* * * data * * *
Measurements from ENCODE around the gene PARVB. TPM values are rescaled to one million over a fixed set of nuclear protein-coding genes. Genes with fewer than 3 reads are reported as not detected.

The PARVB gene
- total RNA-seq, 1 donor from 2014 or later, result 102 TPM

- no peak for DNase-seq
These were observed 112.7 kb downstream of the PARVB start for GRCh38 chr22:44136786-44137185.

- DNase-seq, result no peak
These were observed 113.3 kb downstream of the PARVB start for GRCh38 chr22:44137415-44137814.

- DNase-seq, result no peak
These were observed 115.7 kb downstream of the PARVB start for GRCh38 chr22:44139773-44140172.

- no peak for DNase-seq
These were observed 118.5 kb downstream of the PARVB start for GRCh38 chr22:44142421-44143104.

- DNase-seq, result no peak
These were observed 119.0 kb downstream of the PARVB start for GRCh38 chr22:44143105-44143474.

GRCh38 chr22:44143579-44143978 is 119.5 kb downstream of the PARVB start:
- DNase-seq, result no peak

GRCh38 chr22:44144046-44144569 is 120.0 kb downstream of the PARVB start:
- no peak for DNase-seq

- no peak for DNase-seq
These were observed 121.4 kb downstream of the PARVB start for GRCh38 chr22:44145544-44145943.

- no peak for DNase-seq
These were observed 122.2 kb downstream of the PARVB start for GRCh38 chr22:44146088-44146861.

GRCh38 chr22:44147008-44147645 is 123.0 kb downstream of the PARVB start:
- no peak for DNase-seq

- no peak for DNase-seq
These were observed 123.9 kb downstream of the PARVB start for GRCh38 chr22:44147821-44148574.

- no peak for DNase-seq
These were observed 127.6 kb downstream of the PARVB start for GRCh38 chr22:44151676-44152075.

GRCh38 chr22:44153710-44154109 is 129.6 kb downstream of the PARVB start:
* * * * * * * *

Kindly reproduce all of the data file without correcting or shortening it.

Measurements from ENCODE around the gene PARVB. TPM values are rescaled to one million over a fixed set of nuclear protein-coding genes. Genes with fewer than 3 reads are reported as not detected.

The PARVB gene
- total RNA-seq, 1 donor from 2014 or later, result 102 TPM

- no peak for DNase-seq
These were observed 112.7 kb downstream of the PARVB start for GRCh38 chr22:44136786-44137185.

- DNase-seq, result no peak
These were observed 113.3 kb downstream of the PARVB start for GRCh38 chr22:44137415-44137814.

- DNase-seq, result no peak
These were observed 115.7 kb downstream of the PARVB start for GRCh38 chr22:44139773-44140172.

- no peak for DNase-seq
These were observed 118.5 kb downstream of the PARVB start for GRCh38 chr22:44142421-44143104.

- DNase-seq, result no peak
These were observed 119.0 kb downstream of the PARVB start for GRCh38 chr22:44143105-44143474.

GRCh38 chr22:44143579-44143978 is 119.5 kb downstream of the PARVB start:
- DNase-seq, result no peak

GRCh38 chr22:44144046-44144569 is 120.0 kb downstream of the PARVB start:
- no peak for DNase-seq

- no peak for DNase-seq
These were observed 121.4 kb downstream of the PARVB start for GRCh38 chr22:44145544-44145943.

- no peak for DNase-seq
These were observed 122.2 kb downstream of the PARVB start for GRCh38 chr22:44146088-44146861.

GRCh38 chr22:44147008-44147645 is 123.0 kb downstream of the PARVB start:
- no peak for DNase-seq

- no peak for DNase-seq
These were observed 123.9 kb downstream of the PARVB start for GRCh38 chr22:44147821-44148574.

- no peak for DNase-seq
These were observed 127.6 kb downstream of the PARVB start for GRCh38 chr22:44151676-44152075.

GRCh38 chr22:44153710-44154109 is 129.6 kb downstream of the PARVB start: